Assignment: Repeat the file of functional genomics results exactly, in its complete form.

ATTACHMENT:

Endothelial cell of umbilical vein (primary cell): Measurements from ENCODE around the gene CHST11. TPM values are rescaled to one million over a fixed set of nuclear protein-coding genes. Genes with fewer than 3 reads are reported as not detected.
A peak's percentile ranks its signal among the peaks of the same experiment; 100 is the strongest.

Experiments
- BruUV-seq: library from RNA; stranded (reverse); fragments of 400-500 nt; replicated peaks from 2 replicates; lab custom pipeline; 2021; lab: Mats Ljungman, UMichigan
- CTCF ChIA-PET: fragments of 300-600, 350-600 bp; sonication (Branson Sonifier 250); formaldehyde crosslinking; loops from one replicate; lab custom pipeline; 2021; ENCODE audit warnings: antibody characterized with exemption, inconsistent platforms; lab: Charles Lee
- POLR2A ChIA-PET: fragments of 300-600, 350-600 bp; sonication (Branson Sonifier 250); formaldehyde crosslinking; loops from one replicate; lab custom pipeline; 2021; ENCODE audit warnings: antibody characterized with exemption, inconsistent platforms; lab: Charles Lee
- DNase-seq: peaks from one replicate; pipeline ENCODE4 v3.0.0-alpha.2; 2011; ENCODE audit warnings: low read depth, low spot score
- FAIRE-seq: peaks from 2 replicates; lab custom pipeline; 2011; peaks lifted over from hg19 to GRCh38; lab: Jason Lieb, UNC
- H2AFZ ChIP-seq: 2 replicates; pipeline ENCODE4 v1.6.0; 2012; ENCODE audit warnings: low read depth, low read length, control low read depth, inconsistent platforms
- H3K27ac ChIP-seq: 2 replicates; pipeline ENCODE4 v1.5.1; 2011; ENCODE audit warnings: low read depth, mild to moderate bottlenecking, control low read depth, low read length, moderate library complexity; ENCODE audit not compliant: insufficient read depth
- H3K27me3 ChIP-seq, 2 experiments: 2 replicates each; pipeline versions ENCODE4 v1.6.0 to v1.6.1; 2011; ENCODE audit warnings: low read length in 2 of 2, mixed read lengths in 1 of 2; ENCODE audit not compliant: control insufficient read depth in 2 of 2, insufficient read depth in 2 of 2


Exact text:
Endothelial cell of umbilical vein (primary cell): Measurements from ENCODE around the gene CHST11. TPM values are rescaled to one million over a fixed set of nuclear protein-coding genes. Genes with fewer than 3 reads are reported as not detected.
A peak's percentile ranks its signal among the peaks of the same experiment; 100 is the strongest.

Experiments
- BruUV-seq: library from RNA; stranded (reverse); fragments of 400-500 nt; replicated peaks from 2 replicates; lab custom pipeline; 2021; lab: Mats Ljungman, UMichigan
- CTCF ChIA-PET: fragments of 300-600, 350-600 bp; sonication (Branson Sonifier 250); formaldehyde crosslinking; loops from one replicate; lab custom pipeline; 2021; ENCODE audit warnings: antibody characterized with exemption, inconsistent platforms; lab: Charles Lee
- POLR2A ChIA-PET: fragments of 300-600, 350-600 bp; sonication (Branson Sonifier 250); formaldehyde crosslinking; loops from one replicate; lab custom pipeline; 2021; ENCODE audit warnings: antibody characterized with exemption, inconsistent platforms; lab: Charles Lee
- DNase-seq: peaks from one replicate; pipeline ENCODE4 v3.0.0-alpha.2; 2011; ENCODE audit warnings: low read depth, low spot score
- FAIRE-seq: peaks from 2 replicates; lab custom pipeline; 2011; peaks lifted over from hg19 to GRCh38; lab: Jason Lieb, UNC
- H2AFZ ChIP-seq: 2 replicates; pipeline ENCODE4 v1.6.0; 2012; ENCODE audit warnings: low read depth, low read length, control low read depth, inconsistent platforms
- H3K27ac ChIP-seq: 2 replicates; pipeline ENCODE4 v1.5.1; 2011; ENCODE audit warnings: low read depth, mild to moderate bottlenecking, control low read depth, low read length, moderate library complexity; ENCODE audit not compliant: insufficient read depth
- H3K27me3 ChIP-seq, 2 experiments: 2 replicates each; pipeline versions ENCODE4 v1.6.0 to v1.6.1; 2011; ENCODE audit warnings: low read length in 2 of 2, mixed read lengths in 1 of 2; ENCODE audit not compliant: control insufficient read depth in 2 of 2, insufficient read depth in 2 of 2